The BMW 3-Series remains the executive car by which all other compact luxury sedans are measured. It delivers handsome classic looks, several body styles, and an assortment of powertrains. Prices can quickly climb and the competition is sharper than ever.

Best Value

The 2018 BMW 3-Series is a compact luxury sedan with room for five. It comes with standard rear-wheel drive and available all-wheel drive. BMW offers gas, diesel, and plug-in hybrid powertrain options and a variety of ways to build one.

You'll notice when shopping BMW that the automaker requires shoppers to choose one of three designs when they craft their build. The Sport Line and Luxury designs are priced identically; the Shadow Sport Edition design adds a modest $1,350 to the price. For our example, we chose the Luxury Design that features chrome design elements.

You’re not done with the basic foundation just yet. BMW also requires customers to choose a trim tier: Base, Convenience, Premium, or Executive. The Convenience Tier adds $1,750, the Premium tier adds $4,650, while the Executive tier adds $7,750.

Here's how we'd build ours:

  • Model: 2018 BMW 330i
  • Engine: 2.0-liter turbocharged inline four-cylinder
  • Output: 248 hp / 258 lb-ft
  • Transmission: Eight-speed automatic
  • Drivetrain: Rear-wheel drive
  • MPG: 24 City / 34 Hwy
  • Options: Luxury Design ($0, chrome design elements), Premium Tier ($4,650, head-up display, navigation, advanced real-time traffic information, heated seats), Metallic paint ($550), Driving Assistance Package ($500, lane departure warning, forward collision warning with pedestrian detection), Apple CarPlay Compatibility ($300).
  • Base Price: $41,245 (including a $995 destination charge)
  • Best Value Price: $47,245

Performance

BMW 3 Series

You have several engine choices with the BMW 3-Series. We went with the one just above the base engine, a 2.0-liter turbocharged inline-four with 248 horsepower and 258 pound-feet of torque. The base engine is simply too weak for this model, while the upgraded engine represents a very good starting point. BMW pairs this engine with an eight-speed automatic transmission. Sadly, the stick shift is available with the base model only.

The chosen engine is peppy, moving this compact luxury cruiser from zero to 60 mph in 5.5 seconds. It's sharp and enjoyable to drive and we don’t miss the “straight six” engine it replaced – it's that good. The BMW 330i is a joy to drive as it hangs corners with precision and pulls out of corners cleanly. In every sense of the word, it truly is a driver’s car.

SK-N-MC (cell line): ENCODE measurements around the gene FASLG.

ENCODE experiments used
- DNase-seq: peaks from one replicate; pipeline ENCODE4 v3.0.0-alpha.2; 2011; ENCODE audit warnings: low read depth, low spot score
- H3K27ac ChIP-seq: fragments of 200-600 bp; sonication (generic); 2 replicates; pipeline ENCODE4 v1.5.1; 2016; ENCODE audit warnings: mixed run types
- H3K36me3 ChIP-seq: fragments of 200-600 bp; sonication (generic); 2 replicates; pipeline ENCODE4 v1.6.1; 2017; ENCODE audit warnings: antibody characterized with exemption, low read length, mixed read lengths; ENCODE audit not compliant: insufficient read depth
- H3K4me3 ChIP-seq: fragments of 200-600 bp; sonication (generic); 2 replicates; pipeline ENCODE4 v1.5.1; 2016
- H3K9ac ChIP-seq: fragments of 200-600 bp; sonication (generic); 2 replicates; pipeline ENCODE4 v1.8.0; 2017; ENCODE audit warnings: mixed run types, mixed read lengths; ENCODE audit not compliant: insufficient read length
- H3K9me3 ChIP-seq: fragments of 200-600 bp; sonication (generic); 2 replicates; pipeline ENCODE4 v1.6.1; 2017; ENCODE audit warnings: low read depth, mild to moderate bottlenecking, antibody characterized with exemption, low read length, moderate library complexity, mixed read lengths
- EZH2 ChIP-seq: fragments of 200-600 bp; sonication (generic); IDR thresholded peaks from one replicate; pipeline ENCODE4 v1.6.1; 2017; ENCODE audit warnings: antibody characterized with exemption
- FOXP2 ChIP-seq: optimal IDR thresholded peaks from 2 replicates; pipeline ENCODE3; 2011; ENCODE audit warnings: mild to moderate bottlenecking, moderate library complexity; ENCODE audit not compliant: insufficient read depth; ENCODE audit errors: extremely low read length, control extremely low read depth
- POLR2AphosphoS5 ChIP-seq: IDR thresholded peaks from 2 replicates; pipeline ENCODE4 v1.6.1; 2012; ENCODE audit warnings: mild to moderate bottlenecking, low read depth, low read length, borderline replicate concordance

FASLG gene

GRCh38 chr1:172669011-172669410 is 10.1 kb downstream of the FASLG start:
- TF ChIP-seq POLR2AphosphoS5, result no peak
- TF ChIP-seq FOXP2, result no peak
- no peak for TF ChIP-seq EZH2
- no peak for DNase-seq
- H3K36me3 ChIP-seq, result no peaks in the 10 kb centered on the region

Style

The 3-Series’ classic style never gets old. BMW manages to keep it fresh from generation to generation. At the heart of the matter are the twin kidney grilles, but what places a stamp of approval on this handsome sedan is its crisp lines and attractive cutouts. Some of the more rakish designs from competitors look stunning now, but we don’t think most will age especially well.

Inside, the cabin is classic BMW, but that isn't always a good thing. The design has aged and this is one area where competitors have the upper hand. The standard infotainment system rests on top of the dashboard and has a bolt-on look. You’ll find a mix of materials, including brushed aluminum and real wood trim. The fit is excellent and the feel is reassuring. Most shoppers will find this model suitable for four.

The driver’s seat is firm, yet comfortable. The seat extender ensures your comfort for the long drive ahead.

The Best and Worst Things

If you are a driving enthusiast, the 3-Series satisfies. The more ardent among them will opt for the powerful 340i. But shopping for a BMW, not just the 3-Series, means carefully working through tiers, packages, and options to find what you want. Price creep is very real and frustratingly so.

Right For? Wrong For?

BMW 3 Series

Consider a BMW 3-Series if you're a first-time luxury buyer. It offers a terrific place to whet your appetite for all things BMW. The wagon and Sportback options attract a special group of buyers. On the other hand, the 3-Series has stiff competition and may not please shoppers wanting a more modern interior.

The Bottom Line

The 2018 BMW 3-Series remains a driver’s car, although we would prefer to see wider availability of the manual transmission. That said, the eight-speed automatic in manual mode delivers crisp shifts and is well suited for each engine choice.